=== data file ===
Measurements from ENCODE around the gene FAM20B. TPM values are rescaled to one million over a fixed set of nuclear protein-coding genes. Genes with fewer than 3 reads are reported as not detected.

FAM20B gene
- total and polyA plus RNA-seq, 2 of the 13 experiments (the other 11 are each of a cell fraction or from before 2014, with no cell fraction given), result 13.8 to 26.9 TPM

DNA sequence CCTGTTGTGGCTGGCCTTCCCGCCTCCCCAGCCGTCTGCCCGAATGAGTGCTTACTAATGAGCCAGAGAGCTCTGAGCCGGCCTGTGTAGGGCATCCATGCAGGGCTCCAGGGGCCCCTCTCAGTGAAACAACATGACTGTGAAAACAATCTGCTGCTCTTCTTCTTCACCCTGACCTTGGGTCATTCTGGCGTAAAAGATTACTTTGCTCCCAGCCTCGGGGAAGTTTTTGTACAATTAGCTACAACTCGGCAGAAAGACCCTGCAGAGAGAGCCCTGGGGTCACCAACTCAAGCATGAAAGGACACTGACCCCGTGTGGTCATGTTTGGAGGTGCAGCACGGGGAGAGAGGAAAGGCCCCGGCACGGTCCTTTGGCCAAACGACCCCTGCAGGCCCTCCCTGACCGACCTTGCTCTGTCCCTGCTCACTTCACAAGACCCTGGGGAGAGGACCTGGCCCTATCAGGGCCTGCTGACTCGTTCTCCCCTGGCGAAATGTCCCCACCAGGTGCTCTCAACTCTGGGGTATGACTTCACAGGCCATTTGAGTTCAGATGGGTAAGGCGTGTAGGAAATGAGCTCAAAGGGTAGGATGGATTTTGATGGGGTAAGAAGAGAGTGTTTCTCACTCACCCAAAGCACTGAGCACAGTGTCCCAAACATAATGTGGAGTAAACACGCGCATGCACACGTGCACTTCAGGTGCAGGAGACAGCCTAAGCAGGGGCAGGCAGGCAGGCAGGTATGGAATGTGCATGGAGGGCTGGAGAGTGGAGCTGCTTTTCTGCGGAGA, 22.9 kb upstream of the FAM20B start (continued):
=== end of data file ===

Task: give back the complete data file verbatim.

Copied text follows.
Measurements from ENCODE around the gene FAM20B. TPM values are rescaled to one million over a fixed set of nuclear protein-coding genes. Genes with fewer than 3 reads are reported as not detected.

FAM20B gene
- total and polyA plus RNA-seq, 2 of the 13 experiments (the other 11 are each of a cell fraction or from before 2014, with no cell fraction given), result 13.8 to 26.9 TPM

DNA sequence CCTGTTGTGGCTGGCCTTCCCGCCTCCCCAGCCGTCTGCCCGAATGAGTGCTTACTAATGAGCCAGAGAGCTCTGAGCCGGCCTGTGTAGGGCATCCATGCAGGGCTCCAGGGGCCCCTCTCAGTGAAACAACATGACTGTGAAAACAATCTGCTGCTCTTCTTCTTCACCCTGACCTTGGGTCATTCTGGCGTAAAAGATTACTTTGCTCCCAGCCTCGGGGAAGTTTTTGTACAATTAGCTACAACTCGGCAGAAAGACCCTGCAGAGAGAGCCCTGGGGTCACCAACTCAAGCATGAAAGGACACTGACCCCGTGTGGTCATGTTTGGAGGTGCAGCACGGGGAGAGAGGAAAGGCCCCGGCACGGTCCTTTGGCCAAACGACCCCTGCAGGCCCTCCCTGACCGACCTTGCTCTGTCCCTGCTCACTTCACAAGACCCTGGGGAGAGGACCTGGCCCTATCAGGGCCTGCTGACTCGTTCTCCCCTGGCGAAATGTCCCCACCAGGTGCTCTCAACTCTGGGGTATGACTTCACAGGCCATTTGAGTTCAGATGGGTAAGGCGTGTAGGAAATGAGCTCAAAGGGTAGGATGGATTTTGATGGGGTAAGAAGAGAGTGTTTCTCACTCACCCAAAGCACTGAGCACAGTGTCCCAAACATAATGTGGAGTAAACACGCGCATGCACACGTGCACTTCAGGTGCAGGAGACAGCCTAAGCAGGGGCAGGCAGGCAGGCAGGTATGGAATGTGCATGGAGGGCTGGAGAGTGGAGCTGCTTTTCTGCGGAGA, 22.9 kb upstream of the FAM20B start (continued):